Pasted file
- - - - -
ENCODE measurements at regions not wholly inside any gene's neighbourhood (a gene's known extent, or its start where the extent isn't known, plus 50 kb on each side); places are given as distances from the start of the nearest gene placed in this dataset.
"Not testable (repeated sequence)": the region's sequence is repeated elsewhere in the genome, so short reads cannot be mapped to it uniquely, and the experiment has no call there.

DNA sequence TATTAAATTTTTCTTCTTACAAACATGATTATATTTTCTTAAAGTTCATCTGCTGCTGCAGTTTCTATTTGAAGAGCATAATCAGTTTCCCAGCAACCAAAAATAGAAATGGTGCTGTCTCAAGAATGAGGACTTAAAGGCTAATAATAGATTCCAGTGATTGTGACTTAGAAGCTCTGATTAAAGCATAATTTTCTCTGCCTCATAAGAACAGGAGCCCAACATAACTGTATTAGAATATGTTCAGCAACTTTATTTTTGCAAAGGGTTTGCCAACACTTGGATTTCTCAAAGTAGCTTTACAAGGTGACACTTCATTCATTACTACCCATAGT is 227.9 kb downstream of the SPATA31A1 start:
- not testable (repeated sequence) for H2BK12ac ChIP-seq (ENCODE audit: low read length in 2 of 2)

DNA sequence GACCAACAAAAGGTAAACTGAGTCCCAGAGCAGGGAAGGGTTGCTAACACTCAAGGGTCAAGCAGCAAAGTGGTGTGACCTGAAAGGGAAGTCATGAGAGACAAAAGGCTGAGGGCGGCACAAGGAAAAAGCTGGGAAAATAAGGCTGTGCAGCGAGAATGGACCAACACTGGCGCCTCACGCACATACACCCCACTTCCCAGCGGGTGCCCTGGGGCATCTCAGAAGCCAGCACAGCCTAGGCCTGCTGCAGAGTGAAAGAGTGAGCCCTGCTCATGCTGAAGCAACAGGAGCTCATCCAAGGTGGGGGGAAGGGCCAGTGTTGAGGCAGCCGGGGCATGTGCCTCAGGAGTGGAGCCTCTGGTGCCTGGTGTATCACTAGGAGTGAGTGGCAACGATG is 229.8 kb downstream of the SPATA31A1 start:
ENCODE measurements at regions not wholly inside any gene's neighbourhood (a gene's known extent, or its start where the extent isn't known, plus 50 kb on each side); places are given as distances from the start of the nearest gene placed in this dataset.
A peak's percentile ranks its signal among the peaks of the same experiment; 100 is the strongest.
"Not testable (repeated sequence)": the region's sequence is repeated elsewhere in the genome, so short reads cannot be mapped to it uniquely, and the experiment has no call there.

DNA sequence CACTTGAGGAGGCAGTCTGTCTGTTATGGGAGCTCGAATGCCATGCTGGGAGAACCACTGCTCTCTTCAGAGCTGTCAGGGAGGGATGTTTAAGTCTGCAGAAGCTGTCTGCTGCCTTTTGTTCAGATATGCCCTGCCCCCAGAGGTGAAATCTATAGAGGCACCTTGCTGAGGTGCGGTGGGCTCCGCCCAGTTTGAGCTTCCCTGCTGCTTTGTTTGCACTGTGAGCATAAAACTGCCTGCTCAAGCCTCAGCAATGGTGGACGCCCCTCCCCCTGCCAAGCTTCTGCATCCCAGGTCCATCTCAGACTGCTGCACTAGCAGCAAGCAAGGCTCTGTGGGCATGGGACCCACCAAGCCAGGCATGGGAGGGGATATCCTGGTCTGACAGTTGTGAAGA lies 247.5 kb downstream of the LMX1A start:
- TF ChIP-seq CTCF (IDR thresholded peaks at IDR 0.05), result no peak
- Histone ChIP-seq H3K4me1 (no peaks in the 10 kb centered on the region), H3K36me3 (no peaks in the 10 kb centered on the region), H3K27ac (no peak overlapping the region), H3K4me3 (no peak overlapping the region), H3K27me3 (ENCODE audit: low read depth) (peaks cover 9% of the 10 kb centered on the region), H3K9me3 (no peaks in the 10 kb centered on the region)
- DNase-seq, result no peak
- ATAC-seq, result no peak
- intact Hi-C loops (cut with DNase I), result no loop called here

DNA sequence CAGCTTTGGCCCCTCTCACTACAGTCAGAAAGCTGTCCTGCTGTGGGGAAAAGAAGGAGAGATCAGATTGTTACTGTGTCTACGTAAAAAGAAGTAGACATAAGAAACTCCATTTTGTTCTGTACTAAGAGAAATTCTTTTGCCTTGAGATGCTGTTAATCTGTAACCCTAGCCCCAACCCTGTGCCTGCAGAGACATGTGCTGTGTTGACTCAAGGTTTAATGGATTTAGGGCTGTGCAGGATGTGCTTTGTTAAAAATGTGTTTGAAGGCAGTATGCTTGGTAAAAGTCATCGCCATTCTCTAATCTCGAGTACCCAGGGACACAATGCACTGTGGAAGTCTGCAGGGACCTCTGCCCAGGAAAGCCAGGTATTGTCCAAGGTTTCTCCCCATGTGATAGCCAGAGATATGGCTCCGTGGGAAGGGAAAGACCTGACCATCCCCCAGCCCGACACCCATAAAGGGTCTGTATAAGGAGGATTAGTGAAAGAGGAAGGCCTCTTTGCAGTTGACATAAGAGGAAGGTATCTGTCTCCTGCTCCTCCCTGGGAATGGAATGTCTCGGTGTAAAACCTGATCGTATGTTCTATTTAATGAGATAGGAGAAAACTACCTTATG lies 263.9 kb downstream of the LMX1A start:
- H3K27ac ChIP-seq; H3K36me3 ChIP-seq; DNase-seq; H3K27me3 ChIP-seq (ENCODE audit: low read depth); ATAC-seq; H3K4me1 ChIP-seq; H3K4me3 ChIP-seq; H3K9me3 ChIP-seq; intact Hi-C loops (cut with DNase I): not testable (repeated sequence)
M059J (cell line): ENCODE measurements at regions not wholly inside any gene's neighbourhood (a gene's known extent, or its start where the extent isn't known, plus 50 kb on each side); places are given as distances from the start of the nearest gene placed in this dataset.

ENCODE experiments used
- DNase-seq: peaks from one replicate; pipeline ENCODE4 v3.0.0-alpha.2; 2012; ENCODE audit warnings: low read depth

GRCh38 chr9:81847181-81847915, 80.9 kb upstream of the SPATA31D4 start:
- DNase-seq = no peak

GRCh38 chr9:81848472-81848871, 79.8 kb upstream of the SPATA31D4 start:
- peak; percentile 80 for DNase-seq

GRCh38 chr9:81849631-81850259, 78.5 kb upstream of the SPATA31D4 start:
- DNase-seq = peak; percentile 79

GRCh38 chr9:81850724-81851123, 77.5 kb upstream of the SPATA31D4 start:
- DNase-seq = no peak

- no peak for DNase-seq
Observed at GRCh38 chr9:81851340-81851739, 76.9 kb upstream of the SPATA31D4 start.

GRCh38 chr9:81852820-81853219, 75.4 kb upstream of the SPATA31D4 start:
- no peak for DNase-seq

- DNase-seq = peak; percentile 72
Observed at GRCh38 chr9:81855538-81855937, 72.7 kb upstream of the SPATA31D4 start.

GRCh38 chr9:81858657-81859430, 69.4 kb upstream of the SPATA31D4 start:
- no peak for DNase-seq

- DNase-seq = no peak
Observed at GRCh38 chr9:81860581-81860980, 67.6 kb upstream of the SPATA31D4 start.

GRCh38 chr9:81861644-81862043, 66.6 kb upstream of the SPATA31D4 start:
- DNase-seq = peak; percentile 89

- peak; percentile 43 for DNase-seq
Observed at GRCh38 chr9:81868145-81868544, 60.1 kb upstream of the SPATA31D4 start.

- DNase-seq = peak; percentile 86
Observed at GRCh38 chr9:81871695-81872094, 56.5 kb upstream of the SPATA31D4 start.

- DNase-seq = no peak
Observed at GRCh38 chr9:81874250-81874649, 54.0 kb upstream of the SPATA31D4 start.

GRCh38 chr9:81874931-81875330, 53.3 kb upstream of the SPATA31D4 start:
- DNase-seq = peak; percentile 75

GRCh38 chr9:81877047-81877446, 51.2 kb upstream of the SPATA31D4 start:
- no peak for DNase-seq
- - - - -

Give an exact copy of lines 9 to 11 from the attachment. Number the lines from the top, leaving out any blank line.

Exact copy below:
DNA sequence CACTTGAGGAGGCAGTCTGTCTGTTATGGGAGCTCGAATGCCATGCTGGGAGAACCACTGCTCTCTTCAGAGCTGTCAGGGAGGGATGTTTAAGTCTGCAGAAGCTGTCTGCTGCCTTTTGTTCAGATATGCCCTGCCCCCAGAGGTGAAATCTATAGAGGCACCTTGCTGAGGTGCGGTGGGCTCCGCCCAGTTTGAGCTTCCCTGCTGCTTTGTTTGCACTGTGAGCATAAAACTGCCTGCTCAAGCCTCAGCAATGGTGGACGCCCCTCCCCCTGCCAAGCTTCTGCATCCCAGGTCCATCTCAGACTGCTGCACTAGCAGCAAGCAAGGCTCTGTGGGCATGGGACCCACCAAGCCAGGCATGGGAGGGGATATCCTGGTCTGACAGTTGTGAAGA lies 247.5 kb downstream of the LMX1A start:
- TF ChIP-seq CTCF (IDR thresholded peaks at IDR 0.05), result no peak
- Histone ChIP-seq H3K4me1 (no peaks in the 10 kb centered on the region), H3K36me3 (no peaks in the 10 kb centered on the region), H3K27ac (no peak overlapping the region), H3K4me3 (no peak overlapping the region), H3K27me3 (ENCODE audit: low read depth) (peaks cover 9% of the 10 kb centered on the region), H3K9me3 (no peaks in the 10 kb centered on the region)